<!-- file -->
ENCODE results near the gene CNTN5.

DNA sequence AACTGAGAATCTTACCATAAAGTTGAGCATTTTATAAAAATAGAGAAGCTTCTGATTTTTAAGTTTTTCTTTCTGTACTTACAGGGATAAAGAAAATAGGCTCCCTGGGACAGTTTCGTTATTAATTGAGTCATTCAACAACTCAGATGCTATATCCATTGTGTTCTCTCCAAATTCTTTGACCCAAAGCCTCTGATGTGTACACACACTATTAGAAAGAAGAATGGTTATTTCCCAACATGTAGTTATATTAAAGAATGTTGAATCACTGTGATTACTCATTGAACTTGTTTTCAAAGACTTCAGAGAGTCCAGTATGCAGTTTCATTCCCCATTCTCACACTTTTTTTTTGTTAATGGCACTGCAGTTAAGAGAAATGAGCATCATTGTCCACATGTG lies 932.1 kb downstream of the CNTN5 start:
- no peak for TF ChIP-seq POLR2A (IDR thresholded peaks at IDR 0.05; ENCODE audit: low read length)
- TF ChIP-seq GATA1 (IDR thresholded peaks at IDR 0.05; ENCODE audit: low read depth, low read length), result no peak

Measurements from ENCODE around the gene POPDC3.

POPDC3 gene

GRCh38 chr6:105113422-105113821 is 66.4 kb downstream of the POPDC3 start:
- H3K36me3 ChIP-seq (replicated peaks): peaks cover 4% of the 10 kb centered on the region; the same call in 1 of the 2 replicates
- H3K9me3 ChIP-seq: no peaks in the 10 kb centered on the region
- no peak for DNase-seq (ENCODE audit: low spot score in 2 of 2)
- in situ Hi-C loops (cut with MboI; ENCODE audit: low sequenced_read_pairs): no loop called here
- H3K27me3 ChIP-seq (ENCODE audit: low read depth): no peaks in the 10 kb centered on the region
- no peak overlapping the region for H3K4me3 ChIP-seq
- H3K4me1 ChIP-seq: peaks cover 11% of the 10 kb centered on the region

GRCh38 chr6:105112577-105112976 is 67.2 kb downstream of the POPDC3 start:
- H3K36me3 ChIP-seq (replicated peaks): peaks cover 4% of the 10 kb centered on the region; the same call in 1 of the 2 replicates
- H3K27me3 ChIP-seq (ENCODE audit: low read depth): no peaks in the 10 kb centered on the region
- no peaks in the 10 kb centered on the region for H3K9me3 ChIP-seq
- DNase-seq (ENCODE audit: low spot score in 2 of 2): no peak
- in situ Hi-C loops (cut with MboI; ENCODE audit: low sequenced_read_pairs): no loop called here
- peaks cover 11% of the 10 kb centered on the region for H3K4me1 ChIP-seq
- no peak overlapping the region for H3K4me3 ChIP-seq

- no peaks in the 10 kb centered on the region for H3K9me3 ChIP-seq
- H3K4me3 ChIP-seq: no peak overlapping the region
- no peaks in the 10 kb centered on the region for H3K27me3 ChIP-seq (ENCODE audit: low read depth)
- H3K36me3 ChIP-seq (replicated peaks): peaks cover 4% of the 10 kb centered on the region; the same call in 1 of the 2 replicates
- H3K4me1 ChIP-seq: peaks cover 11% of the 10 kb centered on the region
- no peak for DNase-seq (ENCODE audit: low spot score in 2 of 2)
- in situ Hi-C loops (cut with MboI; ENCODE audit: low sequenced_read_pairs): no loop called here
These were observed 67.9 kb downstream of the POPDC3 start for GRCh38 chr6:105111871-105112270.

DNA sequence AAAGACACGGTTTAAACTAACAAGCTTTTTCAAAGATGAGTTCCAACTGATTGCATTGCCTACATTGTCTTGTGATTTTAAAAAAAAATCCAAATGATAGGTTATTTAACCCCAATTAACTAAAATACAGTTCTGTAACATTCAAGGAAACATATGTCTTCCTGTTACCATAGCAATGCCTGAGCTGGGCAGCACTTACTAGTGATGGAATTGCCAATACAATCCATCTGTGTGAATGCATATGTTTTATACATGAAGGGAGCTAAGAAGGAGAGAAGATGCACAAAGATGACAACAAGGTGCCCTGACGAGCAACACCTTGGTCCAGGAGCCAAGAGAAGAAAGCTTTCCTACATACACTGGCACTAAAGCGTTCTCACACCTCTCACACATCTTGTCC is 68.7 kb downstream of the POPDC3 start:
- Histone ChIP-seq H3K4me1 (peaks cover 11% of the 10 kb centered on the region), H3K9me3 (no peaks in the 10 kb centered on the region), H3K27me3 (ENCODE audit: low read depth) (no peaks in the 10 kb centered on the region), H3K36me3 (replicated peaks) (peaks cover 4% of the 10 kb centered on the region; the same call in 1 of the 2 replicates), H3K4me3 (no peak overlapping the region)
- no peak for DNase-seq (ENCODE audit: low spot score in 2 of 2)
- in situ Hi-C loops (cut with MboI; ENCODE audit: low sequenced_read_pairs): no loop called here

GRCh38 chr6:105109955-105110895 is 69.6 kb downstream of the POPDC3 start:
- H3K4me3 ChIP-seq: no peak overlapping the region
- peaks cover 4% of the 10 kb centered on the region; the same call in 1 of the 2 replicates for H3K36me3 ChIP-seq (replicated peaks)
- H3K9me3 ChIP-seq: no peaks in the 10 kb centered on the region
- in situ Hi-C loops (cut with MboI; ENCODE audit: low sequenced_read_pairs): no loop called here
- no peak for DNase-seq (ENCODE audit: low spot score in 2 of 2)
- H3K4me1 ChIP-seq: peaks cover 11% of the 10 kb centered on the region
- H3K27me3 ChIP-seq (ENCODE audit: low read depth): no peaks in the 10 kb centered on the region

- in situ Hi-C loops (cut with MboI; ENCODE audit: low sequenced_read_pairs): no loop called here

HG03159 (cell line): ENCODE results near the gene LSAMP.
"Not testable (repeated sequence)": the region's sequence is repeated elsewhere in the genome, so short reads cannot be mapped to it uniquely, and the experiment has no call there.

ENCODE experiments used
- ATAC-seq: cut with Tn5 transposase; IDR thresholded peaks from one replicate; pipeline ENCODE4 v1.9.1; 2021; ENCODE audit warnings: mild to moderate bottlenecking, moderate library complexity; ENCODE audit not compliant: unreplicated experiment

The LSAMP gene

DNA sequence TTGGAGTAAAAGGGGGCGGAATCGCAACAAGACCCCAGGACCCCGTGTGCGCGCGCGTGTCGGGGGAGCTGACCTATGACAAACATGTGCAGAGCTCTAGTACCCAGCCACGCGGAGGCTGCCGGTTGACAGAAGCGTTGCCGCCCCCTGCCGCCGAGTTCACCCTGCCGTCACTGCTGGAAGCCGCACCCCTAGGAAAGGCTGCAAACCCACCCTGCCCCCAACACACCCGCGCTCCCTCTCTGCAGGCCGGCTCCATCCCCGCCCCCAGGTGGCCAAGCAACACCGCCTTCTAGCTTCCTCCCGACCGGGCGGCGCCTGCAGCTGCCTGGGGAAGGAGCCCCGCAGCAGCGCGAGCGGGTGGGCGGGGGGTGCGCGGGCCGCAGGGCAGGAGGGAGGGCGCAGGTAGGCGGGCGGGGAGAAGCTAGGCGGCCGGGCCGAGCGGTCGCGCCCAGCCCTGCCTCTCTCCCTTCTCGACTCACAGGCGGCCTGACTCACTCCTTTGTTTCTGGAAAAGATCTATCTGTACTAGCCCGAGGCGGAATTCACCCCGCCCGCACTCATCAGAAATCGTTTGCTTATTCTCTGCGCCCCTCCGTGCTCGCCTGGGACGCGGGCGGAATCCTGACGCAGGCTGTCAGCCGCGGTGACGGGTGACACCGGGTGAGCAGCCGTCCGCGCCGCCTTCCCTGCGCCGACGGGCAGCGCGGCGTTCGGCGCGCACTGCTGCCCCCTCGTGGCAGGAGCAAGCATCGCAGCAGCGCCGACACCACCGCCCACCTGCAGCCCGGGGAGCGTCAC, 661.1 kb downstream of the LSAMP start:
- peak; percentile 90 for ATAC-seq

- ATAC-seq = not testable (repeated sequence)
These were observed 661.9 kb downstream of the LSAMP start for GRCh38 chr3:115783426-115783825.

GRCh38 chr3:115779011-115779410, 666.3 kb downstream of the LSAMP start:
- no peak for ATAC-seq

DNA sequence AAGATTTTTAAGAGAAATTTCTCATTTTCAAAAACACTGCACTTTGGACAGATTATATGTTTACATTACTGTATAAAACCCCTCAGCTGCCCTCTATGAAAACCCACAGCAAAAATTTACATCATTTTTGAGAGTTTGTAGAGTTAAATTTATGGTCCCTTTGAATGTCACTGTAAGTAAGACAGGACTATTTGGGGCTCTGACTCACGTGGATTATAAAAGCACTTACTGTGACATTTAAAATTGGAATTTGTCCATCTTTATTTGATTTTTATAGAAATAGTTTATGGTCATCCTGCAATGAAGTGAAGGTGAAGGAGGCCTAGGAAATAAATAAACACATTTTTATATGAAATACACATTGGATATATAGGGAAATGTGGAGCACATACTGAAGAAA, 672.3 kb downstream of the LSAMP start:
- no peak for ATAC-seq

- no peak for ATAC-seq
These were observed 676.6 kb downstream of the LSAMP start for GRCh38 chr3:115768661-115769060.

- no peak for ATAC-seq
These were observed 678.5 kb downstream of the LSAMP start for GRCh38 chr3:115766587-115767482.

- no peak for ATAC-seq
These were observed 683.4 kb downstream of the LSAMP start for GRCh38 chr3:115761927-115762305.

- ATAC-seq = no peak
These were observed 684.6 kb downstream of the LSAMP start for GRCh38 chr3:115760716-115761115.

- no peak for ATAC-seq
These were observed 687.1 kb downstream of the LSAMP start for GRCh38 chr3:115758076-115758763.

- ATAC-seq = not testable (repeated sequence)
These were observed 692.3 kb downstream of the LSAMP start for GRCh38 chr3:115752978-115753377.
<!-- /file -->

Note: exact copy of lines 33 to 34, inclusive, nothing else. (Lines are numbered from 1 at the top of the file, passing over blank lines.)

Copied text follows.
- no peak for DNase-seq (ENCODE audit: low spot score in 2 of 2)
- in situ Hi-C loops (cut with MboI; ENCODE audit: low sequenced_read_pairs): no loop called here